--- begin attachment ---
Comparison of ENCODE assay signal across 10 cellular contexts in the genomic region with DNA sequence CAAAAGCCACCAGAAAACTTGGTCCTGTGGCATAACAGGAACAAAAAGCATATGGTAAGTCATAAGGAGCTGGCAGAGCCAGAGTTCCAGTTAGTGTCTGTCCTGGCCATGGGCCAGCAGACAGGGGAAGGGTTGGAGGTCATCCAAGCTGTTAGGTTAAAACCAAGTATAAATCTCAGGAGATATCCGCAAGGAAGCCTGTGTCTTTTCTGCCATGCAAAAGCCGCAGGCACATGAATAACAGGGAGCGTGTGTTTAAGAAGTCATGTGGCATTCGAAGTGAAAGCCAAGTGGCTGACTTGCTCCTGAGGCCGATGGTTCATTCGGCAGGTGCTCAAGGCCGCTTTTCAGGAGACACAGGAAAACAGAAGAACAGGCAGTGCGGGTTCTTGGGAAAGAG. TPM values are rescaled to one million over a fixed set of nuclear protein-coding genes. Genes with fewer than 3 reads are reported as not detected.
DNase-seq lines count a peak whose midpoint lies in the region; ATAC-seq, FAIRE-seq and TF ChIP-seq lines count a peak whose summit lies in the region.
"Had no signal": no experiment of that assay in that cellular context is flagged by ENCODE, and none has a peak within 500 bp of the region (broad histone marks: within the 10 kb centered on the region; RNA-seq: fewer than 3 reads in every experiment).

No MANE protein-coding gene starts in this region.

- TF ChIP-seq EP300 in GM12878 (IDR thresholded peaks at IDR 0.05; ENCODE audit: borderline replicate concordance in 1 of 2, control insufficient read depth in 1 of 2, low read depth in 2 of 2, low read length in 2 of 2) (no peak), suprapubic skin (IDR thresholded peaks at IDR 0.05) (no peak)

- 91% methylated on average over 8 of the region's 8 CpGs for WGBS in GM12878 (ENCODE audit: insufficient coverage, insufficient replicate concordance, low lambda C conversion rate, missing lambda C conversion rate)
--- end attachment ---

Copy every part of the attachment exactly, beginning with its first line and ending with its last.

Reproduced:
Comparison of ENCODE assay signal across 10 cellular contexts in the genomic region with DNA sequence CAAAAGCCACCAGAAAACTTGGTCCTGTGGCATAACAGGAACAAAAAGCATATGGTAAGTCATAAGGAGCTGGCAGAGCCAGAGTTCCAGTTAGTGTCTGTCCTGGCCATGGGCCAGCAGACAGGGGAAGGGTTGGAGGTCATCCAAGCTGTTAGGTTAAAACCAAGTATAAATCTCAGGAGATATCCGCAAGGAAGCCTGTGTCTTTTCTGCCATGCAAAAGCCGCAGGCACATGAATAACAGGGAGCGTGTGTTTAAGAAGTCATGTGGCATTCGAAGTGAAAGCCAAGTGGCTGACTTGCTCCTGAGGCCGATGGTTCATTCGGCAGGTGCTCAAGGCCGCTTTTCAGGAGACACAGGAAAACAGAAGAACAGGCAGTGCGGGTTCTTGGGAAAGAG. TPM values are rescaled to one million over a fixed set of nuclear protein-coding genes. Genes with fewer than 3 reads are reported as not detected.
DNase-seq lines count a peak whose midpoint lies in the region; ATAC-seq, FAIRE-seq and TF ChIP-seq lines count a peak whose summit lies in the region.
"Had no signal": no experiment of that assay in that cellular context is flagged by ENCODE, and none has a peak within 500 bp of the region (broad histone marks: within the 10 kb centered on the region; RNA-seq: fewer than 3 reads in every experiment).

No MANE protein-coding gene starts in this region.

- TF ChIP-seq EP300 in GM12878 (IDR thresholded peaks at IDR 0.05; ENCODE audit: borderline replicate concordance in 1 of 2, control insufficient read depth in 1 of 2, low read depth in 2 of 2, low read length in 2 of 2) (no peak), suprapubic skin (IDR thresholded peaks at IDR 0.05) (no peak)

- 91% methylated on average over 8 of the region's 8 CpGs for WGBS in GM12878 (ENCODE audit: insufficient coverage, insufficient replicate concordance, low lambda C conversion rate, missing lambda C conversion rate)